Hong Kong reporter charged for possessing illegal bullet-proof vest allowed to go overseas

The provincial court in central Thailand has allowed a reporter from Hong Kong charged with the violation the country’s Arm Control Act to go overseas.

According to the Thai Lawyers for Human Rights (TLHR), the Provincial Court of the central province of Samut Prakan on Monday, 7 September 2015, has returned a passport of Hok-chun Kwan, aka. Anthony, 29, a photojournalist based in Hong Kong, and allowed him to go overseas.

Kwan has been charged for violating Article 15 of Thailand’s 1987 Arms Control Act for possessing a bullet-proof vest that his news agency, Initium Media, gave him to cover aftermath of the Erawan Shrine bombing on 17 August 2015, which took 22 lives two of whom are young Hong-Kongese.

He was arrested on 23 August 2015 at Suvarnabhumi International Airport while he was about to return to Hong Kong.

On the afternoon of 24 August, Kwan was freed on bail, but his passport was confiscated and he was prohibited from leaving Thailand pending formal indictment on the case.

Pawinee Chumsri, his defense lawyer from TLHR, said he has been told to report to the court every 12 days until the prosecutor’s office decides whether or not to prosecute.

Kwan could be tried by a military court and could be jailed for five-years or fined for 50,000 bahts (about 1,385 USD) if found guilty.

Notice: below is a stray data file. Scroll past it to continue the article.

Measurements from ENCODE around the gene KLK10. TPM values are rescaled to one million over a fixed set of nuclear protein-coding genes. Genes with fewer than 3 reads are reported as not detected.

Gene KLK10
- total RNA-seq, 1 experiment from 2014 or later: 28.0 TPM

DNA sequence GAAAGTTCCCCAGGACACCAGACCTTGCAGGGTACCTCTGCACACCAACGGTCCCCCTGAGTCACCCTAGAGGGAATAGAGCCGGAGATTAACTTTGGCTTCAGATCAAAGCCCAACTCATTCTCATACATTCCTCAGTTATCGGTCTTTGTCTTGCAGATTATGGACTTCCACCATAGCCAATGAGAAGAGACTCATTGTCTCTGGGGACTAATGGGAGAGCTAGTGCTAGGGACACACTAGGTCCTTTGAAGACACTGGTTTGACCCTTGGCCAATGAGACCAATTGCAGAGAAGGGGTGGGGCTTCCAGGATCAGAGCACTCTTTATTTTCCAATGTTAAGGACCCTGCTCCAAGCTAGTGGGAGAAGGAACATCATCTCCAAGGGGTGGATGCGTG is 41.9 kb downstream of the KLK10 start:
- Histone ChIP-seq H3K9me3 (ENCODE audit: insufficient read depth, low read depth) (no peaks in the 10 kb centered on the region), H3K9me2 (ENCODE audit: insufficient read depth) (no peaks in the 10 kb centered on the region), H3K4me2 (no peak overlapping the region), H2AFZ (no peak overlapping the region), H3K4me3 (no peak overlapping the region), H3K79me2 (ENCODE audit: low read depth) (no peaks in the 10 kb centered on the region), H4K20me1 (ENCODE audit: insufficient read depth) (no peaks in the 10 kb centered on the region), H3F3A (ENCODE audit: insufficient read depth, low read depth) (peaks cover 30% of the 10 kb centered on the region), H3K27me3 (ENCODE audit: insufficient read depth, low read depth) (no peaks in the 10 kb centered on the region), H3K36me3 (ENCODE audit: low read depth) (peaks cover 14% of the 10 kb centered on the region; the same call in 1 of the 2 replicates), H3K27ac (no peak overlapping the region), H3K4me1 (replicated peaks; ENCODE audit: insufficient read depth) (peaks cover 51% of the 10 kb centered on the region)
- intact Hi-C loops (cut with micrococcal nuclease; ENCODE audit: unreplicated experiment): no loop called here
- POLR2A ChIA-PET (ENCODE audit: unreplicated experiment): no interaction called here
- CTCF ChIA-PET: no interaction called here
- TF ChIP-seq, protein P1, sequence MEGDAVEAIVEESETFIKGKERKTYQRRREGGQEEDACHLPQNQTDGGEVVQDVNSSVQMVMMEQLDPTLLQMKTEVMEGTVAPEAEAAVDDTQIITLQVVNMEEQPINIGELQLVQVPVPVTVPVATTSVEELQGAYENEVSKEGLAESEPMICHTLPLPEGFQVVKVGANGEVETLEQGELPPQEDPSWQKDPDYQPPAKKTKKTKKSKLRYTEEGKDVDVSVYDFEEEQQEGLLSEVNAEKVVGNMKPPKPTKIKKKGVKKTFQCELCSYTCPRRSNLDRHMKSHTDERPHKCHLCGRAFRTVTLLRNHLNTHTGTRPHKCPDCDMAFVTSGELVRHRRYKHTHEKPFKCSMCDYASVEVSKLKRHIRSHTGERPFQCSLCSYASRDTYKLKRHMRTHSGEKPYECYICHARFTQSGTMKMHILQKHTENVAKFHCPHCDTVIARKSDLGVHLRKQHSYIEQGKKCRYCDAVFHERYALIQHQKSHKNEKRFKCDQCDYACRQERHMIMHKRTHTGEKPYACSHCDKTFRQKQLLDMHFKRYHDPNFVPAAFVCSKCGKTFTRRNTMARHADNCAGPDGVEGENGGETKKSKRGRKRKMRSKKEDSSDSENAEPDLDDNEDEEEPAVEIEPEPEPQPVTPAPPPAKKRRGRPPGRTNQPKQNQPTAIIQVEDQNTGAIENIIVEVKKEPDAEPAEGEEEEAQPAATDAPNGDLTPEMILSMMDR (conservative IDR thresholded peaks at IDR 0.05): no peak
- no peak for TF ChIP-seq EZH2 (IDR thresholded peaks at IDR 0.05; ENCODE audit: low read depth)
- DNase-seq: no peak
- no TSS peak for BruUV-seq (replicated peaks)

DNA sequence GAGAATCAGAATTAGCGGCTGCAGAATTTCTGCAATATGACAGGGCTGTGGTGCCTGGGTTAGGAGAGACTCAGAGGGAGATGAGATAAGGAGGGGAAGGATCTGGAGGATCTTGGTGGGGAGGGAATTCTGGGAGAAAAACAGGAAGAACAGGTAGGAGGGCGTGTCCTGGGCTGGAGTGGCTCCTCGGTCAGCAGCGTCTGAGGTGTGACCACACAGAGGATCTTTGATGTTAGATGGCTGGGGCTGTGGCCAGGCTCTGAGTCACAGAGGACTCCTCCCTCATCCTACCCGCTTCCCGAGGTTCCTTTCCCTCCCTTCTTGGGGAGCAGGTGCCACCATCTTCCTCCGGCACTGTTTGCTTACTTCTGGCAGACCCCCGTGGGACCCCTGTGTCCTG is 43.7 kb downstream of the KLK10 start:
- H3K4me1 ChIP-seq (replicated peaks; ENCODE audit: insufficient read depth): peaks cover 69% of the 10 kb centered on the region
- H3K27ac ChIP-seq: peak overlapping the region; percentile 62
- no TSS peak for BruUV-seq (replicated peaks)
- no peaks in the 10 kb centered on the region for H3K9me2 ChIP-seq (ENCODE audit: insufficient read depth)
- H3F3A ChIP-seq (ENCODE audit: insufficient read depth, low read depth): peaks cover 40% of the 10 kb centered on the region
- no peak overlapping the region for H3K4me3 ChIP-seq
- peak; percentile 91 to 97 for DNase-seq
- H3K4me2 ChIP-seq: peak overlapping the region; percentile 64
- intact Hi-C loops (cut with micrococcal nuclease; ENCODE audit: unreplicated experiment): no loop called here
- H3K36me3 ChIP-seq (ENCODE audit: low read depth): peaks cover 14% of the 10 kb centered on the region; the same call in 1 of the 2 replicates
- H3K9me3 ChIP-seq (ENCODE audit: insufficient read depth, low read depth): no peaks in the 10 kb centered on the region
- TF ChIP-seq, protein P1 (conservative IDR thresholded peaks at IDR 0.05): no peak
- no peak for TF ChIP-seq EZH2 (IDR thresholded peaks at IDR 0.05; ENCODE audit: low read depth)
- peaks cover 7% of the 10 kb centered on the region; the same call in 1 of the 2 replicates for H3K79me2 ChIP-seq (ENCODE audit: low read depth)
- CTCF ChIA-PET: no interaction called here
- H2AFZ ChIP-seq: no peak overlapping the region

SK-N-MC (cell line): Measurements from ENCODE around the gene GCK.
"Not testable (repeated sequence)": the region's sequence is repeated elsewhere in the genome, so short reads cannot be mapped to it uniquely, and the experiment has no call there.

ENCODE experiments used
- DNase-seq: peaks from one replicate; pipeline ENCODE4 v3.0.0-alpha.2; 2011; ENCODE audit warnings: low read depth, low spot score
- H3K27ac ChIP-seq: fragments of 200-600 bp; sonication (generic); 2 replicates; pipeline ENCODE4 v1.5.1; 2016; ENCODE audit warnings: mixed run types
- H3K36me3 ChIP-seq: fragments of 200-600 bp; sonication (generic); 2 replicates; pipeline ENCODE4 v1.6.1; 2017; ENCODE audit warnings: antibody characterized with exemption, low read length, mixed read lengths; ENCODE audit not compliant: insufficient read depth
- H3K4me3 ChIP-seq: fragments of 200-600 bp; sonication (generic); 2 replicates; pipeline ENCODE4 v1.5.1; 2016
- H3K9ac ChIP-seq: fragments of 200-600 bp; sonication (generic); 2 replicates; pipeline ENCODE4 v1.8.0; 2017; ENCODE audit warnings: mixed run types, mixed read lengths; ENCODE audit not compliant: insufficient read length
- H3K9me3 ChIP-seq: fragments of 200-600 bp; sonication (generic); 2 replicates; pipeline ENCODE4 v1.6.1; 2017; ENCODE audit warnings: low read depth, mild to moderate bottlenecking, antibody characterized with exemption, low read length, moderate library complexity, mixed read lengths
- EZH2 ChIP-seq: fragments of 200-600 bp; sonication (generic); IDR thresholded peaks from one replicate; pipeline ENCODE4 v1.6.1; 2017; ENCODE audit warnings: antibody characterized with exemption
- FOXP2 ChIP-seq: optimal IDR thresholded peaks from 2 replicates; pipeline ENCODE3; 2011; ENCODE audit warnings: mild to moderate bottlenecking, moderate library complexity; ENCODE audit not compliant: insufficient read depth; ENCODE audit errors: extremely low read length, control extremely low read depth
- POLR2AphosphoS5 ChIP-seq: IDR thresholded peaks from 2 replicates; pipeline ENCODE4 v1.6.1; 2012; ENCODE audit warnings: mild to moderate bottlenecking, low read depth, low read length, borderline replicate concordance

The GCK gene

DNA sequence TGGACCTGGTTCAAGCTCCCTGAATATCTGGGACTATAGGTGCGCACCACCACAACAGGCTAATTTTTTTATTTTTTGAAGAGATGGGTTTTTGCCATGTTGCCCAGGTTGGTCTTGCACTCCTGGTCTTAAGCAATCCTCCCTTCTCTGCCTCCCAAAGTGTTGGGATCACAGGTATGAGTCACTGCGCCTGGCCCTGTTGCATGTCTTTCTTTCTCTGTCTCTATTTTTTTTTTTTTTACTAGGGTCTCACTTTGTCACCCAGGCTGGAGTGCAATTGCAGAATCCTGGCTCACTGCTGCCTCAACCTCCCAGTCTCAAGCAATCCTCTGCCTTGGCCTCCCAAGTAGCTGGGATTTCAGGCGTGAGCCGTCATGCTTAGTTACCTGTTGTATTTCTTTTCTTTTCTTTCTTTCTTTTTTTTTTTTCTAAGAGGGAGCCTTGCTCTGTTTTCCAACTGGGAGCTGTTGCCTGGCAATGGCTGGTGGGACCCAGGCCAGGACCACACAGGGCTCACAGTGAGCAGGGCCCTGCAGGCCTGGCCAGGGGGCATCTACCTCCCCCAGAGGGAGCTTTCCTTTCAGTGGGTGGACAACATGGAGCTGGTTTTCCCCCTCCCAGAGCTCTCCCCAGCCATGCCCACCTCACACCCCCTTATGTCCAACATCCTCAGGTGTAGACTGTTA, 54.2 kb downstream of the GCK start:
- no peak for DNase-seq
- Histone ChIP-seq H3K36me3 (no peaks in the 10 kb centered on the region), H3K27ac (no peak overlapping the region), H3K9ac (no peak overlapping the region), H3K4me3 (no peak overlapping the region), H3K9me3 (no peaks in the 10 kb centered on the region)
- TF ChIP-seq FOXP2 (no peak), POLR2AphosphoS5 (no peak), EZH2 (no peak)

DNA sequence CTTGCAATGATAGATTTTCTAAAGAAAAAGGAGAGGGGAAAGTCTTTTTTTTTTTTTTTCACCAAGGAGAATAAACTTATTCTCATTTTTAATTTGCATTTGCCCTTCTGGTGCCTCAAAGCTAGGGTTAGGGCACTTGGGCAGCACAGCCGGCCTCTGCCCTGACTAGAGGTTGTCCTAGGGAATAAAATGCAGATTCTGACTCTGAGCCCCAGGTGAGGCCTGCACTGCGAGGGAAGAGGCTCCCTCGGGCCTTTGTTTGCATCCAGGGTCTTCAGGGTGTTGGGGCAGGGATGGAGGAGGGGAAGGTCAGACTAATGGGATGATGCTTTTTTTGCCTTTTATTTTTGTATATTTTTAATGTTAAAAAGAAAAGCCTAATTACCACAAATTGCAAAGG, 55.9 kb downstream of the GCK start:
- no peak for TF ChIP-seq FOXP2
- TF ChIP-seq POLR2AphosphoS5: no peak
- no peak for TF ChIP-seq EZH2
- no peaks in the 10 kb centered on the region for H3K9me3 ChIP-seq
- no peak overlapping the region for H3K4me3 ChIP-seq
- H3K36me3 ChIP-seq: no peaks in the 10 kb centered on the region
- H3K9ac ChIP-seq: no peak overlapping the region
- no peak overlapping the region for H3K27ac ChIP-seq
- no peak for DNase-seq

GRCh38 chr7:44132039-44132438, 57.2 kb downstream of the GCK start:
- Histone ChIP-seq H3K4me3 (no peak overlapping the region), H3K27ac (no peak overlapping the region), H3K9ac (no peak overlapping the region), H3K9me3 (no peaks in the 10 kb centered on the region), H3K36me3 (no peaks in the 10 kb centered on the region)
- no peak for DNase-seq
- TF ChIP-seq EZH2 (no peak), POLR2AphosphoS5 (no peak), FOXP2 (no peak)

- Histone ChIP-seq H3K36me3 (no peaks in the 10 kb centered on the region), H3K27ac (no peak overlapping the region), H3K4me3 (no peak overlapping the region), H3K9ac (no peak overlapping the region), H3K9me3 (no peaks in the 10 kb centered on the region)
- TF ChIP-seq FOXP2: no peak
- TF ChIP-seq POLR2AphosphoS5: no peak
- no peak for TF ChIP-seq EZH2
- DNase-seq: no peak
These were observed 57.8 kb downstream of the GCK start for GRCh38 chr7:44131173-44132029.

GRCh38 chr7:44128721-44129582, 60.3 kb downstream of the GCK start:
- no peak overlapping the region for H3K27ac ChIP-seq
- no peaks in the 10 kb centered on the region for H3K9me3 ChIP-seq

Although Kwan is currently allowed to go abroad, he still has to come back to report to the court on 17 September 2015.

According to Reporters Without Borders, The situation of foreign journalists has been very precarious in Thailand since the military coup in 2014. They have reported finding it increasingly difficult to obtain or renew work visas and accreditation, while the Foreign Correspondent’s Club of Thailand has been the target of repeated pressure and intimidation by the junta.

“Media outlets and reporters were repeatedly targeted by both soldiers and demonstrators during the frequent clashes between the different political factions and the army before the May 2014 coup,” Reporters Without Borders added.

Hiroyuki Muramoto, 44, a Japanese cameraman working for Reuters, was shot dead during violent clashes between the army and deposed Prime Minister Thaksin Shinawatra’s “Red Shirt” supporters in Bangkok on 10 April 2010. Italian freelance photographer Fabio Polenghi, 45, was killed in similar circumstances on 19 May 2010. Neither was wearing a bullet-proof vest.